Elsevier, Translational Oncology, Volume 16, February 2022
Colorectal cancer (CRC) is the third leading cause of cancer-related deaths in the United States. Despite increased screening options and state-of-art treatments offered in clinics, racial differences remain in CRC. African Americans (AAs) are disproportionately affected by the disease; the incidence and mortality are higher in AAs than Caucasian Americans (CAs). At the time of diagnosis, AAs more often present with advanced stages and aggressive CRCs, primarily accounting for the racial differences in therapeutic outcomes and mortality.
Elsevier, Neurobiology of Disease, Volume 156, August 2021
Sporadic late-onset Alzheimer's disease (AD) is the most frequent cause of dementia associated with aging. Due to the progressive aging of the population, AD is becoming a healthcare burden of unprecedented proportions. Twenty years ago, it was reported that some indole molecules produced by the gut microbiota possess essential biological activities, including neuroprotection and antioxidant properties. Since then, research has cemented additional characteristics of these substances, including anti-inflammatory, immunoregulatory, and amyloid anti-aggregation features.
Elsevier, EBioMedicine, Volume 59, September 2020
Gut mycobiome and its interaction with diet, gut bacteria and alzheimer's disease markers in subjects with mild cognitive impairment: A pilot study
Background: Recently, we reported that patients with mild cognitive impairment (MCI) harbor specific signature of bacteria in their gut and that a modified Mediterranean ketogenic diet (MMKD) improves Alzheimer's disease (AD) markers in cerebrospinal fluid (CSF) and the signatures of gut bacteria. However, other microbial population such as gut fungi (mycobiome) in relation to MCI/AD pathology, gut bacteria and diet remain unknown.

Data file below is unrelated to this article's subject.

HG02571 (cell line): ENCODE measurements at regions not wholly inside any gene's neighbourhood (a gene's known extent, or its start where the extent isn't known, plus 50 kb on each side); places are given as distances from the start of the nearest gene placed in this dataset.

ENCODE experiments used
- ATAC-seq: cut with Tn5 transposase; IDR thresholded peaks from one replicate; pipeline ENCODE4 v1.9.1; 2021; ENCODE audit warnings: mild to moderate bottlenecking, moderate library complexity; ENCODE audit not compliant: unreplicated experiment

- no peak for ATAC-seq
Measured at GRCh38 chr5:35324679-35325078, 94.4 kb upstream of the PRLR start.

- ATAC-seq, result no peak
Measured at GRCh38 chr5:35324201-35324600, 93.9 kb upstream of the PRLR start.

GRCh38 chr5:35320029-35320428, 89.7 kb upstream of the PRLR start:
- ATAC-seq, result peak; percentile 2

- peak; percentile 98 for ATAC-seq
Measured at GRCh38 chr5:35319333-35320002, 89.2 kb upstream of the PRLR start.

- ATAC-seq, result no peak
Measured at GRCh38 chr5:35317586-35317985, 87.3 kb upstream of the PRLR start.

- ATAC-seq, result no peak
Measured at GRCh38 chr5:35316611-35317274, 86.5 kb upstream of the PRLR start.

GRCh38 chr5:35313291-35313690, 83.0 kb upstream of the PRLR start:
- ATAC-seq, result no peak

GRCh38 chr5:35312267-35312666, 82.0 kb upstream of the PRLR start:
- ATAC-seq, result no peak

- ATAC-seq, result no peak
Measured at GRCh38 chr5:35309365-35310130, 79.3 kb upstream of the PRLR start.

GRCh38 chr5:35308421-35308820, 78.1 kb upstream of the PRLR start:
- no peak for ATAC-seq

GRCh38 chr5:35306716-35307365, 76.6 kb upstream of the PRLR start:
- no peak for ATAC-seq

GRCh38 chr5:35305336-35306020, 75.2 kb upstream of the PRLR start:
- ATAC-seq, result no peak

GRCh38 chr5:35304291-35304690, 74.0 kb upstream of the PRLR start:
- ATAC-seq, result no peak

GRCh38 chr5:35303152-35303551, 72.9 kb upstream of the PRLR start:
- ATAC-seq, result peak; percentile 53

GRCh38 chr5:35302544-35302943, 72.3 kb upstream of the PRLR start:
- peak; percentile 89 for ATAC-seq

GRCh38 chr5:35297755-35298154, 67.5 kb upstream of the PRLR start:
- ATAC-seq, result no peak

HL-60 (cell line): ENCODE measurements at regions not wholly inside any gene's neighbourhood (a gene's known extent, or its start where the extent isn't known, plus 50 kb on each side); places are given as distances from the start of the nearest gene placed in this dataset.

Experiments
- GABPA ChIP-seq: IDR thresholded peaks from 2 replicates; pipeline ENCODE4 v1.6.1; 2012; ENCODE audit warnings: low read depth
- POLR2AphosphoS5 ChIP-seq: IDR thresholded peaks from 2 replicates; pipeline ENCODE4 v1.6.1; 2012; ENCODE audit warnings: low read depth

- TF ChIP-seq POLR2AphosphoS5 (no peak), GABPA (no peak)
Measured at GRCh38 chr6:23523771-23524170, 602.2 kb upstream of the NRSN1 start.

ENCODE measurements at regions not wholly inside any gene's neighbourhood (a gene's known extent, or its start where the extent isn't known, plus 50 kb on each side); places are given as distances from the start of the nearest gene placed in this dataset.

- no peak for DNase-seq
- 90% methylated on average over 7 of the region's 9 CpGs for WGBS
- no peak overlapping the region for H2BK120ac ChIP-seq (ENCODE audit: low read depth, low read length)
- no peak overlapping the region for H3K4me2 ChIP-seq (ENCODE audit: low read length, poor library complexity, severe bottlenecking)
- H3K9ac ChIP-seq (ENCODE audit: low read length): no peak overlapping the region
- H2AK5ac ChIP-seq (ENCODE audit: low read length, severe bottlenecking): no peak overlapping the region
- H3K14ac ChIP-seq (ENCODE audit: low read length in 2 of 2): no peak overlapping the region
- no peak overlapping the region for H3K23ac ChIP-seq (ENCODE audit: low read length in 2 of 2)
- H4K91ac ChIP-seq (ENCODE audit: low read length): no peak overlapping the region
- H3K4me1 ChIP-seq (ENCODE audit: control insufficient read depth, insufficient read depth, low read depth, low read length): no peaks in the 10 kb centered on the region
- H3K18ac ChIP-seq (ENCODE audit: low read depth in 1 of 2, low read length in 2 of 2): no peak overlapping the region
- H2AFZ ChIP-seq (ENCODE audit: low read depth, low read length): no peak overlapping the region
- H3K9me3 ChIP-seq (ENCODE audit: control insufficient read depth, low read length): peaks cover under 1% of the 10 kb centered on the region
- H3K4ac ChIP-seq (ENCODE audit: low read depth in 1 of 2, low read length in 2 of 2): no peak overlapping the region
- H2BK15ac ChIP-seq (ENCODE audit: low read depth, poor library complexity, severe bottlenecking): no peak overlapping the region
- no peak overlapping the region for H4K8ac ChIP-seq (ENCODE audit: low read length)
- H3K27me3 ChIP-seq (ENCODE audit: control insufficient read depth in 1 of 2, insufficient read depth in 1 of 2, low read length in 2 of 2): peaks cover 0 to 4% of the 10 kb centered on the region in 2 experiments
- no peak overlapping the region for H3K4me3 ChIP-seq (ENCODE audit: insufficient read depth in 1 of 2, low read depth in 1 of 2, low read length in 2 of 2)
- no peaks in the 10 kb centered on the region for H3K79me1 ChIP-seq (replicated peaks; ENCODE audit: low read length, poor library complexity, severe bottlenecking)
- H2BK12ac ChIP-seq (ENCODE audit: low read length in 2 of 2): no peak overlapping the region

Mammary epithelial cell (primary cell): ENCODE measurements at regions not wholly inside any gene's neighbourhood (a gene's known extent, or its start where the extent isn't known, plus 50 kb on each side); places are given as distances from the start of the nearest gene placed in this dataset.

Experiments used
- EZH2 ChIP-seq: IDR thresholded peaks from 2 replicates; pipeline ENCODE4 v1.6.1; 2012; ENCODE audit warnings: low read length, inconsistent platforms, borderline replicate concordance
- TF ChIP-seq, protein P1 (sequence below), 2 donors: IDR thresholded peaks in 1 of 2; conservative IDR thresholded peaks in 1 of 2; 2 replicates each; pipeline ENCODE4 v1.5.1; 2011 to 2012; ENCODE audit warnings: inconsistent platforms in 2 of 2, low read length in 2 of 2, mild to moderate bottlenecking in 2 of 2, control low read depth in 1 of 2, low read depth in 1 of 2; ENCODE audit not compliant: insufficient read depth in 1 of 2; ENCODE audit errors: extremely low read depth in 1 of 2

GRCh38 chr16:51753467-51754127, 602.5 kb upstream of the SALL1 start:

Elsevier, Pharmacology Biochemistry and Behavior, Volume 184, September 2019
Background: Alzheimer's disease (AD) is the most common neurodegenerative disease causing dementia in the elderly population. Due to the fact that there is still no cure for Alzheimer's dementia and available treatment strategies bring only symptomatic benefits, there is a pressing demand for other effective strategies such as diet. Since the inflammation hypothesis gained considerable significance in the AD pathogenesis, elucidating the modulatory role of dietary factors on inflammation may help to prevent, delay the onset and slow the progression of AD.
Elsevier, Neurobiology of Stress, Volume 10, February 2019
The Alzheimer's disease (AD) was discovered and the pathological hallmarks were revealed more than a century ago. Subsequently, many remarkable discoveries and breakthroughs provided us with mechanistic insights into the pathogenesis of AD. The identification of the molecular underpinning of the disease not only provided the framework of AD pathogenesis but also targets for therapeutic inventions. Despite all the initial successes, no effective treatment for AD has emerged yet as all the late stage of clinical trials have failed.
Elsevier, Trends in Microbiology, Volume 25, 1 March 2017
Assessing the Risk of Antibiotic Resistance Transmission from the Environment to Humans: Non-Direct Proportionality between Abundance and Risk
The past decade has witnessed a burst of study regarding antibiotic resistance in the environment, mainly in areas under anthropogenic influence. Therefore, impacts of the contaminant resistome, that is, those related to human activities, are now recognized. However, a key issue refers to the risk of transmission of resistance to humans, for which a quantitative model is urgently needed. This opinion paper makes an overview of some risk-determinant variables and raises questions regarding research needs.